Reliance Industries rating – Overweight: M-cap could rise by $50 billion in 2022


We think RIL is on a path toward a $20 bn+ Ebitda run rate inflection, with five-pronged support: (i) Refinery margins could nearly double and be sustained at high levels for the next half decade, with global fuel markets seeing sustained lower supply due to a lack of investments. (ii) We see telecom ARPUs rising, quality of subscribers improving, and churn falling; RIL guided for normalisation ahead as one recharge cycle is behind. (iii) The global gas market could tighten further as producer discipline remains and rising domestic gas production and an uplift in ASPs in Q3FY22 inflects Ebitda. (iv) Rising traction on digital commerce with 193 mn subscribers and consistent 20% revenue contribution should expand margins. (v) Superior petrochemical spreads in olefin and PVC as global cost curves are uplifted, and supply should add to unwinding.

Investors appear highly skeptical, especially on sustainability of the energy upcycle and potential demand destruction, but we see enough buffers on demand/global inventories along with supply discipline to drive multi-year outperformance. The new energy business, along with the five-pronged tailwind, could add $50 bn in market cap in 2022, in our view.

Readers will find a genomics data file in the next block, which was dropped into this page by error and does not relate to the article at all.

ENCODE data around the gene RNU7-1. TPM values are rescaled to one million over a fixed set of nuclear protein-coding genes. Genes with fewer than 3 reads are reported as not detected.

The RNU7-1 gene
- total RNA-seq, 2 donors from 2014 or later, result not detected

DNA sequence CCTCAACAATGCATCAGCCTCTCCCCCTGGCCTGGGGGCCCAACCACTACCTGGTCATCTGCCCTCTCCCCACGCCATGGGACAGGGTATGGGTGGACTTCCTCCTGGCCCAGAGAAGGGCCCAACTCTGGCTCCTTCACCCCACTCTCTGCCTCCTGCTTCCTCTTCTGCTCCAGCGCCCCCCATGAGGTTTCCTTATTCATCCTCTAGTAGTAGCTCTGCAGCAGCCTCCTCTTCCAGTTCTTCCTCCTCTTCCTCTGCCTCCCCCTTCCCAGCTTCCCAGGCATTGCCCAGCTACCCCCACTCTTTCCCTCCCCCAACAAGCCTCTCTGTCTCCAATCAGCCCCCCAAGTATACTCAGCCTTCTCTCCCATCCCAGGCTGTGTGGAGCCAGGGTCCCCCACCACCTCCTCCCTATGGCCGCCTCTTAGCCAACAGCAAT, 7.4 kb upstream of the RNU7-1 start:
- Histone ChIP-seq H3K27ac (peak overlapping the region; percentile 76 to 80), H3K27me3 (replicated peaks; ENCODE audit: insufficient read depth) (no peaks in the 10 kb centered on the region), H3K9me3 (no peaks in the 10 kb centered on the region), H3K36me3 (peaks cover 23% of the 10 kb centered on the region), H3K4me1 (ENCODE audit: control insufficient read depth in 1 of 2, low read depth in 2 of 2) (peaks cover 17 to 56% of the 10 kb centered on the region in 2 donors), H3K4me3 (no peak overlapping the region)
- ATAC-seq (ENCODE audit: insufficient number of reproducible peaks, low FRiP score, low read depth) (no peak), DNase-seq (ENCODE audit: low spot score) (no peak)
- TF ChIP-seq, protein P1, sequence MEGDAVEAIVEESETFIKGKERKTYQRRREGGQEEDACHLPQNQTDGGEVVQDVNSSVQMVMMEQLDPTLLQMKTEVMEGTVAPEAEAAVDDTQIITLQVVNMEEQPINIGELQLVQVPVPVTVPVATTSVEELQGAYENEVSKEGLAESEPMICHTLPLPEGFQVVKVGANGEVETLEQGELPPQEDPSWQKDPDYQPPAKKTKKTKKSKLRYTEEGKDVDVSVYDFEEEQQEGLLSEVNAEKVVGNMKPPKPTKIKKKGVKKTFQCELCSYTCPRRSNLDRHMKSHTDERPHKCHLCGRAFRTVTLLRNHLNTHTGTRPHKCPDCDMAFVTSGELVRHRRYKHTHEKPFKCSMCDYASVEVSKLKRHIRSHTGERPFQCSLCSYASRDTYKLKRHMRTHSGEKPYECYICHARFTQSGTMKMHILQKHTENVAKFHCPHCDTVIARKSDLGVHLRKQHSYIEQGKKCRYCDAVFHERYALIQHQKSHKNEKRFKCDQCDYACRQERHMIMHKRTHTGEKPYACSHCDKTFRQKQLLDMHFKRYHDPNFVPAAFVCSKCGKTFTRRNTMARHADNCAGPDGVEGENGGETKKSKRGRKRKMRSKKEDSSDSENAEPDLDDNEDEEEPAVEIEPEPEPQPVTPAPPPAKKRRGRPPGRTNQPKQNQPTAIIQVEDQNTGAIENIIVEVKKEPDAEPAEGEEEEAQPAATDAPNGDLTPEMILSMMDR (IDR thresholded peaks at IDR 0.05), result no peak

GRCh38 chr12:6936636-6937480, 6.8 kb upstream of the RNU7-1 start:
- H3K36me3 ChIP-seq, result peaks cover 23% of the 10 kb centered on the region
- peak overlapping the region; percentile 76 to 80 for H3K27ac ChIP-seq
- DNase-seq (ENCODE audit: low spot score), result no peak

Chairman comments on new energy: “…particularly happy with the progress our company is making in the New Energy and New Materials business. We are forging ahead with the development of our New Energy Giga Factories complex across 5,000 acres in Jamnagar.” We believe this highlights what we view as a value creation opportunity as big as its digital business. Also, the merger with new energy business points to synergies between the two.

RIL reported earnings slightly higher than our and consensus estimates. We have seen 5% consensus earnings upgrades for RIL YTD, and expect another further 10-12%.

Refining Golden Age+ chemical upcycle: Product cracks for key fuels have more than doubled and imply ~$19/bbl GRMs for RIL, despite higher crude OSPs and crude oil loss. We estimate that the global refining industry could fall short by one refinery annually in the years ahead as the threat of “peak oil demand” has led to an extended period of underinvestment. With new project slippages and demand growth, margins should remain elevated.